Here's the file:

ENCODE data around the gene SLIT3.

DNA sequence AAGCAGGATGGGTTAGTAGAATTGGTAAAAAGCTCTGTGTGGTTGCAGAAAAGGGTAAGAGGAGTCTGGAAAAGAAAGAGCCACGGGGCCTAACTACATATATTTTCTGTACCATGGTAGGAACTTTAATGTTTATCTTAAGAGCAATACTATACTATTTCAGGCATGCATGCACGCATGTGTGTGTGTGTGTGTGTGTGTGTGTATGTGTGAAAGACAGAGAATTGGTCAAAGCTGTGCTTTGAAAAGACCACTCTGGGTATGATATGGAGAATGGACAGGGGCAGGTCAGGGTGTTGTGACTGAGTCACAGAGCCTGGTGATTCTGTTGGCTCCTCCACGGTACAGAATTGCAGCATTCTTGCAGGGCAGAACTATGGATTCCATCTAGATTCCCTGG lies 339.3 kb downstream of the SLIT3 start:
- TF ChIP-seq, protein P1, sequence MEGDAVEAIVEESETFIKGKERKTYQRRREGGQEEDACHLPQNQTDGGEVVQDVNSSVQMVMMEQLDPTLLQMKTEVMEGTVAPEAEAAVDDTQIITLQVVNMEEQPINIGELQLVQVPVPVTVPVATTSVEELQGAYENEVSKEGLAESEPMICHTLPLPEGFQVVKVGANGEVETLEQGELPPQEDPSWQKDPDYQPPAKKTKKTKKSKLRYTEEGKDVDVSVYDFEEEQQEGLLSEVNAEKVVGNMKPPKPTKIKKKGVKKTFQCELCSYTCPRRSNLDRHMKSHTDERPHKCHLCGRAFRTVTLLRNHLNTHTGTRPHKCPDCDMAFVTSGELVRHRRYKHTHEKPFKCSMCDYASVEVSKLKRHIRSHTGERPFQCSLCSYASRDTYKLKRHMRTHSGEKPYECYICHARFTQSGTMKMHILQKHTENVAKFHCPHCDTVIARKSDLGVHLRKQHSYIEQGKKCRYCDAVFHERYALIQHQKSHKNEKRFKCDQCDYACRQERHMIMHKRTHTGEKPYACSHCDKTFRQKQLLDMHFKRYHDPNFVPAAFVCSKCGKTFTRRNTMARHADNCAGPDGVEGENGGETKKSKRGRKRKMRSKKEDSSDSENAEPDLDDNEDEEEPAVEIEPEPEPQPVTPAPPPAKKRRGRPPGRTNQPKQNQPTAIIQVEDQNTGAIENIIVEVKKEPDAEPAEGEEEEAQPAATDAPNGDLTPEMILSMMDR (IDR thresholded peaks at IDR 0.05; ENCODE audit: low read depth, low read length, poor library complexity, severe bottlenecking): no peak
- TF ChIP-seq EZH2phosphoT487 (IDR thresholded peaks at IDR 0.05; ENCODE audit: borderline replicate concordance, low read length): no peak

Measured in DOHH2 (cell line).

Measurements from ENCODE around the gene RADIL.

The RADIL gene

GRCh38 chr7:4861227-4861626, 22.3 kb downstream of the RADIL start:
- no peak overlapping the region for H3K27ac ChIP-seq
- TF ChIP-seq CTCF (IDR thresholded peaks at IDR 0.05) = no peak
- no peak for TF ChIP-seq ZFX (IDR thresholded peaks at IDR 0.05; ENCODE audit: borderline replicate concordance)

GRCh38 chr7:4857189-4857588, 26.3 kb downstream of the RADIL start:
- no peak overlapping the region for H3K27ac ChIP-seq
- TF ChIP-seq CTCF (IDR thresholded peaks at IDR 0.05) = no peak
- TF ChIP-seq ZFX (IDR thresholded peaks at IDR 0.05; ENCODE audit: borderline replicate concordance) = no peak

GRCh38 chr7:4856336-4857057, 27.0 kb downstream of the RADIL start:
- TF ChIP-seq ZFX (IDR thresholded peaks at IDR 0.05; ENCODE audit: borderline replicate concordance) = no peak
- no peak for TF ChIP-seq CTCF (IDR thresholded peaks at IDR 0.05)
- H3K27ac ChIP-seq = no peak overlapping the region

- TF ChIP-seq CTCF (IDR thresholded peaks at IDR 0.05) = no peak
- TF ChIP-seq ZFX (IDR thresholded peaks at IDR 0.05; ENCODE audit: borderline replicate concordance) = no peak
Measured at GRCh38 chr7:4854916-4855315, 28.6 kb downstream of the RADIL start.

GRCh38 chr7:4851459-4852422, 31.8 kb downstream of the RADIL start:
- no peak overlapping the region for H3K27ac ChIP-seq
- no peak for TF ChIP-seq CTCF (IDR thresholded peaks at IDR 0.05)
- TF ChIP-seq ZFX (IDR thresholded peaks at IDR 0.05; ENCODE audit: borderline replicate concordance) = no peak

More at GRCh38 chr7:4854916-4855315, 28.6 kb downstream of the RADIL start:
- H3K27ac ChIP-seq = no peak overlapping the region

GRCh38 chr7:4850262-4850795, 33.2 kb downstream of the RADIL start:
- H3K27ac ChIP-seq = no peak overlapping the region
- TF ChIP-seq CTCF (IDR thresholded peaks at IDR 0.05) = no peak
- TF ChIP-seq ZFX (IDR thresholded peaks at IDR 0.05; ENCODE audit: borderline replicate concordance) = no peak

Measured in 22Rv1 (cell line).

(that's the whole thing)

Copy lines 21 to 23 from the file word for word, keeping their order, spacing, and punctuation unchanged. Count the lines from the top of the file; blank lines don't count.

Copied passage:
- TF ChIP-seq ZFX (IDR thresholded peaks at IDR 0.05; ENCODE audit: borderline replicate concordance) = no peak
Measured at GRCh38 chr7:4854916-4855315, 28.6 kb downstream of the RADIL start.

GRCh38 chr7:4851459-4852422, 31.8 kb downstream of the RADIL start: